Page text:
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Genetic parameters of white striping in relation to body weight, carcass composition, and meat quality traits in two broiler lines divergently selected for the ultimate pH of the pectoralis major muscle.

Alnahhas, Nabeel; Berri, Cécile; Chabault, Marie; Chartrin, Pascal; Boulay, Maryse; Bourin, Marie Christine; Le Bihan-Duval, Elisabeth.
BMC Genet; 17: 61, 2016 Apr 19.
Inglês | MEDLINE | ID: mdl-27094623


White striping (WS) is an emerging quality defect with adverse consequences for the sensorial, technological, and nutritional qualities of breast meat in broiler chickens. The genetic determinism of this defect is little understood and thus the aim of the study presented here was to estimate the genetic parameters of WS in relation to other traits of economic importance such as body weight, carcass composition, and technological meat quality in an experimental population consisting of two divergent lines selected for high (pHu + line) or low (pHu- line) ultimate pH (pHu) of the pectoralis major (p. major) muscle.


The incidence of WS in the whole population was 50.7%, with 36.7% of broilers being moderately and 14% being severely affected. A higher incidence of moderate (p < 0.001) and severe (p < 0.0001) WS was observed in the pHu + line, and strong genetic determinism (h(2) = 0.65 ± 0.08) was evidenced for WS in the studied lines. In addition, WS was significantly genetically correlated with body weight (rg = 0.33 ± 0.15), and breast meat yield (0.68 ± 0.06), but not with the percentage of leg or abdominal fat. Increased body weight and breast muscle yield were significantly associated with increased incidence and severity of WS regardless of the line. Significant rg were observed between WS and several meat quality traits, including breast (0.21 ± 0.08) and thigh (0.31 ± 0.10) pHu, and breast cooking loss (0.30 ± 0.15). WS was also strongly genetically correlated with the intramuscular fat content of the pectoralis major muscle (0.64 ± 0.09), but not with the lipid oxidation index of this muscle.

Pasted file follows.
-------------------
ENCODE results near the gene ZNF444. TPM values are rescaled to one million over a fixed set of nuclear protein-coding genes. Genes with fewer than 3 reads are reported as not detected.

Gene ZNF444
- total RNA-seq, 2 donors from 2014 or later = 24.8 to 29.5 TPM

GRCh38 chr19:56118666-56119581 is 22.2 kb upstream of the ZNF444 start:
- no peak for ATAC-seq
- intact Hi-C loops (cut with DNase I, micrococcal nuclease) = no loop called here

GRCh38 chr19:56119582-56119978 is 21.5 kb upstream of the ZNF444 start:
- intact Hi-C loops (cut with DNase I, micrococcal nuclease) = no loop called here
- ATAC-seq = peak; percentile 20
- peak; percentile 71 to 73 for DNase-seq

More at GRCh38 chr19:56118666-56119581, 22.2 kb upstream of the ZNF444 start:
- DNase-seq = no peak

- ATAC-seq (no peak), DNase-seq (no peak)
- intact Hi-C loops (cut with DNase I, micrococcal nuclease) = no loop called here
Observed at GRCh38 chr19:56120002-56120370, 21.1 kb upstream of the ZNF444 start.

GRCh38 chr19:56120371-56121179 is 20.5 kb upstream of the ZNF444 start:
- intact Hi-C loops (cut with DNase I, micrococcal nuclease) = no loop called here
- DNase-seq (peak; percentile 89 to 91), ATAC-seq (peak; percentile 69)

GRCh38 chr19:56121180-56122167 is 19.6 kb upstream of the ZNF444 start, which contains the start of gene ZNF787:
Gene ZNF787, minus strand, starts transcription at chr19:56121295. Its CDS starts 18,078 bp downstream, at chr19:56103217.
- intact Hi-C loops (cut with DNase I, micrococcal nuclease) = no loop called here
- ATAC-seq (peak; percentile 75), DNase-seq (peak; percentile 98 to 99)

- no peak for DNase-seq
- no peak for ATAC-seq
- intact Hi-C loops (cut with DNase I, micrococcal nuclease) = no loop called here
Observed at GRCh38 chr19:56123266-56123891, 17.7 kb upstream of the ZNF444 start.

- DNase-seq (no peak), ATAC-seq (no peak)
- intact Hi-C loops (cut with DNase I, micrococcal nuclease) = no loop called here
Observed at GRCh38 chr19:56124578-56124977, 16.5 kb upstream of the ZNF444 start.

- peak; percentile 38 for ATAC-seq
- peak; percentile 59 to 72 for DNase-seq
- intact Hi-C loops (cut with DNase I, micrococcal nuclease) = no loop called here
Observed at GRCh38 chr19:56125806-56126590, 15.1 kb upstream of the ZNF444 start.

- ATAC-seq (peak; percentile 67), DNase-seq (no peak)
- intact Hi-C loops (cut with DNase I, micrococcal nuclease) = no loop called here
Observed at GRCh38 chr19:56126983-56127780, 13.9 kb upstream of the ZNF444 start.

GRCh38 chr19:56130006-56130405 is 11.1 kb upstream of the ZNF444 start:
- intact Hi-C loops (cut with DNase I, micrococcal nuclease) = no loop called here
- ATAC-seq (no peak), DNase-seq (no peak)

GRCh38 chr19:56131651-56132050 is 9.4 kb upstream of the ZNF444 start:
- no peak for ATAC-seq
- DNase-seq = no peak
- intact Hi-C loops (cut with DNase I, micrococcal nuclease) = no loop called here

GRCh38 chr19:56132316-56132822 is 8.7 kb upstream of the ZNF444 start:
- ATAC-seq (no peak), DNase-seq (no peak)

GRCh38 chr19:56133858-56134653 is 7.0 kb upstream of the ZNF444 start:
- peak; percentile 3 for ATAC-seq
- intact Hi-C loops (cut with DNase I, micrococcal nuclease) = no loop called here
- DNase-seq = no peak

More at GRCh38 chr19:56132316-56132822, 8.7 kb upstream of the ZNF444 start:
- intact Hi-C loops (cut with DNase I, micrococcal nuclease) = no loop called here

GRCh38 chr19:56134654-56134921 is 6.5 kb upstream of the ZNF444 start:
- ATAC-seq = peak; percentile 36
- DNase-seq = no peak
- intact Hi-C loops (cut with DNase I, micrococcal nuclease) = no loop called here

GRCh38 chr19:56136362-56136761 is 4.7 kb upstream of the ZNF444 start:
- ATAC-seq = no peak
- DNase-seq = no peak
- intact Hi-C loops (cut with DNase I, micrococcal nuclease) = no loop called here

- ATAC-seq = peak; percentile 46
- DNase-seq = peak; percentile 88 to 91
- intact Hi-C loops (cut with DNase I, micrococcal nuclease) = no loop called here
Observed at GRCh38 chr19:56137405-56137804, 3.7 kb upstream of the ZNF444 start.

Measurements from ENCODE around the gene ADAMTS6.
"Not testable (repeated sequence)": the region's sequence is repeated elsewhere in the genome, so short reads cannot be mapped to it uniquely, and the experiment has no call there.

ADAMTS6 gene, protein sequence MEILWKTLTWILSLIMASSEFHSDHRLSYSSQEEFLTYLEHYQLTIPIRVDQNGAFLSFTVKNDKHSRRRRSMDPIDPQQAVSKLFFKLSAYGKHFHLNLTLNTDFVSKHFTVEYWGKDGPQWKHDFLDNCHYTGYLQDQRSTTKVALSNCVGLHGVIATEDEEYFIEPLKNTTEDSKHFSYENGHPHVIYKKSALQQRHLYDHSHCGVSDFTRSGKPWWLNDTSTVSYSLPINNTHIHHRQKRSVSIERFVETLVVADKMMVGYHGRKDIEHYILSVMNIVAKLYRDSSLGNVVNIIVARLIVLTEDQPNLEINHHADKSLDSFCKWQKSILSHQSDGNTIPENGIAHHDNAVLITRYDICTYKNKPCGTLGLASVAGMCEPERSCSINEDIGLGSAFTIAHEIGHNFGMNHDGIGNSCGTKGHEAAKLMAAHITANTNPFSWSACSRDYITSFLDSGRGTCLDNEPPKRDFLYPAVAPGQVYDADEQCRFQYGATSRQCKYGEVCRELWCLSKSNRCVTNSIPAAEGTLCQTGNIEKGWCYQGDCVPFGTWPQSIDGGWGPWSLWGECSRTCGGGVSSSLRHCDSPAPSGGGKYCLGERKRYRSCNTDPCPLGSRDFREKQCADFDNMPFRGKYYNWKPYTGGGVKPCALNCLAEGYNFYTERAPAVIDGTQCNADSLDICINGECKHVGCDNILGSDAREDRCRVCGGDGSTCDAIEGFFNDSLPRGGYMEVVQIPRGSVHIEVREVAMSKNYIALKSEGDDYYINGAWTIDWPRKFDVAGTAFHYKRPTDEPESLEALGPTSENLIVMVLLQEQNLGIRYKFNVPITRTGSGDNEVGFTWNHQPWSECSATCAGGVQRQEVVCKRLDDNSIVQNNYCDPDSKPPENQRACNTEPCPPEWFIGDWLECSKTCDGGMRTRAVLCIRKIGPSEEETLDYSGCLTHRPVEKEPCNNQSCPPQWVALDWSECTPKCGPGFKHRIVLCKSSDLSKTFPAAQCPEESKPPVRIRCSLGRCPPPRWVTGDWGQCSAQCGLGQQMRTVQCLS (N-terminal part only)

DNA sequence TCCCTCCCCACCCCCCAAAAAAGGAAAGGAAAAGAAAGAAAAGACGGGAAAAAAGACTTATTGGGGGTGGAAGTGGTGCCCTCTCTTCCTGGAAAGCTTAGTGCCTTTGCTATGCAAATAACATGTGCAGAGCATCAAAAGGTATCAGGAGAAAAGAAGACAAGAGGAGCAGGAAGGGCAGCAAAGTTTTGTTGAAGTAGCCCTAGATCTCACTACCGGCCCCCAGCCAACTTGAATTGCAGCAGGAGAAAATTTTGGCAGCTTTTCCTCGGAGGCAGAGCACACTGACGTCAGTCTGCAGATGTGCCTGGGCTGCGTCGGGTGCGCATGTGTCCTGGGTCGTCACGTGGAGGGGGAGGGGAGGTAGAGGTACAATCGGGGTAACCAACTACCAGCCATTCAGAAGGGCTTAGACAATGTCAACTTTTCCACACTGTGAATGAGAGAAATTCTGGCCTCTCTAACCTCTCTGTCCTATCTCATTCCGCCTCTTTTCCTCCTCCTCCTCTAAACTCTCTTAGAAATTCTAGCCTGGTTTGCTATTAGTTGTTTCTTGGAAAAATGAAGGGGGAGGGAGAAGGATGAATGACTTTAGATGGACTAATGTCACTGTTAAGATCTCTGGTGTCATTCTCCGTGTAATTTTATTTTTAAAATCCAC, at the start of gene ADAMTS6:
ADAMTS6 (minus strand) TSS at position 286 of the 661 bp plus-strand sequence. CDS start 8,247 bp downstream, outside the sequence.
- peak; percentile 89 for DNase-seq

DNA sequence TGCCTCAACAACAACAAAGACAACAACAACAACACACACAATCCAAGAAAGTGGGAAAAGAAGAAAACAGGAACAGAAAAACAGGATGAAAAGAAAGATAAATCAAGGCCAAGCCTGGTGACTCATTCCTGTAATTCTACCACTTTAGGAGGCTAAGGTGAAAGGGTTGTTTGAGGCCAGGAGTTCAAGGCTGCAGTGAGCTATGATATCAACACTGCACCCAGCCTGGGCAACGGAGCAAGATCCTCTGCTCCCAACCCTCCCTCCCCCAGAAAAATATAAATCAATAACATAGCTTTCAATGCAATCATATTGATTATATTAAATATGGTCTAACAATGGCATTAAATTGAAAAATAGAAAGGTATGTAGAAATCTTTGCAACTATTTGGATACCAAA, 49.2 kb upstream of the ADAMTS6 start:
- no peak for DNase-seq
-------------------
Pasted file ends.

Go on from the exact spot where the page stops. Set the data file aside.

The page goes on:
This study highlighted the role of genetics as a major determinant of WS. The estimated genetic correlations showed that WS was more highly related to muscle development than to the overall growth of the body. The positive genetic association reported in this study between WS and muscle pHu indicated a possible relationship between the ability of muscle to store energy as a carbohydrate and its likelihood of developing WS. Finally, the strong genetic determinism of WS suggested that selection can be an efficient means of reducing the incidence of WS and of limiting its undesirable consequences on meat quality in broiler chickens.